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Why We Kneel How We Rise

WINNER OF THE WILLIAM HILL SPORTS BOOK OF THE YEAR PRIZE

About The Book

‘To say I was surprised at the volume of positive feedback I received from around the world after my comments on Sky Sports is an understatement. I came to realise I couldn’t just stop there; I had to take it forward – hence the book, as I believe education is the way forward.' Michael Holding

Rarely can a rain delay in a cricket match have led to anything like the moment when Holding spoke out in the wake of the #BlackLivesMatter protests about the racism he has suffered and has seen all around him throughout his life. But as he spoke, he sought not only to educate but to offer a way forward that inspired so many. Within minutes, he was receiving calls from famous sports stars from around the world offering to help him to spread the message further. Now, in Why We Kneel, How We Rise, Holding delivers a powerful and inspiring message of hope for the future and a vision for change, while providing the background and history to an issue that has dogged the world for many centuries.

Through the prism of sport and conversations with its legends, the book explains how racism dehumanises people; how it works to achieve that end; how it has been ignored by history and historians; and what it is like to be treated differently just because of the colour of your skin.

About The Author

Michael Holding was born in Jamaica in 1954 and played 60 Tests for the West Indies between 1975 and 1987, taking 249 wickets. After retiring from the game, he became a commentator, mainly working for Sky Sports.

Product Details

  • Publisher: Simon & Schuster UK (July 7, 2021)
  • Length: 320 pages
  • ISBN13: 9781398503243

Raves and Reviews

'The best book about racism I’ve ever read. Powerful, passionate, challenging, and, like the author’s fast bowling, at times very uncomfortable. I learned a lot & it made me think a lot.'
 

– Piers Morgan, TV presenter and journalist

'One of the most important [books] of the year, and certainly among the most powerful... If anything will change the way we see the world it is this - the sports book of the year.'

– Roger Alton, Daily Mail, Sports Books of the Year

'This powerful book...recounts unsparing stories of prejudice and injustice, but the best passages are when Holding writes from the heart.'

– Matt Dickinson, The Times, Sports Book of the Year

'Holding writes of his personal guilt at rolling with the racist punches throughout his career... The language is raw, his observations unsparing, but there is no more important sports book this year.'

– Ben Taylor, Sunday Times, Sport Books of the Year

'This amazing book'

– Chris Evans, Virgin Radio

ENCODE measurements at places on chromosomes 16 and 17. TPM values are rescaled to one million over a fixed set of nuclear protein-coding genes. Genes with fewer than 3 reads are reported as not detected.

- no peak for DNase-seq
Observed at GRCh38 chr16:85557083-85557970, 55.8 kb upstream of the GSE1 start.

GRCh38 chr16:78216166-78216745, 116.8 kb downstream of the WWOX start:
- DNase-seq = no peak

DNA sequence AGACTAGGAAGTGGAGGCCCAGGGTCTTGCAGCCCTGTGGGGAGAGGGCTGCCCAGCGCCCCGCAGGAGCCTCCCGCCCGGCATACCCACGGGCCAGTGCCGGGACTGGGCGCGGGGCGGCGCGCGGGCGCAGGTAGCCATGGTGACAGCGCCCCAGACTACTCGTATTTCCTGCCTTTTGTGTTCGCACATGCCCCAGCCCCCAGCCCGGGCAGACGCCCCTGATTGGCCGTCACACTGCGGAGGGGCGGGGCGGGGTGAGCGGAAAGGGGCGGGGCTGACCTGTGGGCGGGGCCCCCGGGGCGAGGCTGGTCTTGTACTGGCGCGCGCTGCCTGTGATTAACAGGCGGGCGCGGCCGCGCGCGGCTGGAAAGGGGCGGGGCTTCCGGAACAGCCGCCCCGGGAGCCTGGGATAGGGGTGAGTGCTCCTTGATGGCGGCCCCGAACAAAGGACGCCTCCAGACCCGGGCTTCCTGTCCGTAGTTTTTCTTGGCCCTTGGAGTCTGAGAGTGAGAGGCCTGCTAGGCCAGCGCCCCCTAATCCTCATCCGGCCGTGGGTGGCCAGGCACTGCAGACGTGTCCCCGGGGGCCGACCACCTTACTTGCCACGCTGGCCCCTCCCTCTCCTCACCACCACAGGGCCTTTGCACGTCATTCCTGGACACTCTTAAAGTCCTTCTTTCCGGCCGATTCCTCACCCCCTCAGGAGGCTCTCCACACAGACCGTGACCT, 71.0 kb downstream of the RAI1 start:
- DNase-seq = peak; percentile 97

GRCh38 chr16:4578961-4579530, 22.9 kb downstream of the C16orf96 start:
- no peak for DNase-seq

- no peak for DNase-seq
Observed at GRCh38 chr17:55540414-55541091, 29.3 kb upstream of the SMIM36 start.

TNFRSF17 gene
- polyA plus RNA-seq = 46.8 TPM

'The outstanding book by a mile'

– Danny Kelly, Talksport

'The most important book by a sportsperson you may ever read. But calling it a sports book would not remotely do it justice... Why We Kneel, How We Rise is powerful precisely because, even after confronting the horror on a scale that makes your blood boil, it tells us that there is still, and always will be, hope.'

– Nakul Pande, The Cricketer

'An incredible book. This tome straddles sport, sociology, anthropology and global politics, and holds a mirror to humanity, warts and all... It is remarkable to know that he achieved all that he aspired to do. This conscience-stirrer of a book will defy time. This book is a classic, one that will make you aware that inequality is a horrific reality and it is time to change that.'

– K.C.Vijaya Kumar, The Hindu

'[A] meticulously researched jeremiad, which details centuries of prejudice.'

– Simon Kuper and Murad Ahmed, Financial Times, Sports Books of the Year

'There’s a good reason this offering from the legendary West Indies cricketer claimed the prestigious [William Hill] award this year. It looks at the root cause of racism and offers an unsettling, eye-opening read for those lucky enough to avoid it in our daily lives. But it’s not simply a story of how bad things are; it’s a powerful call for change and is infused with optimism for a better tomorrow.'

– Cathal Dennehy, Irish Independent

'Shocking and at times difficult to read... The relentless accrual of detail tracks a process of dehumanisation of the black race...and it presents an inarguable case. Holding and his co-writer Ed Hawkins have taken a vast and complex subject and made it human.'

– Jon Hotten, Wisden Cricket Monthly

'A sober, densely researched account of racial discrimination'

– Morning Star

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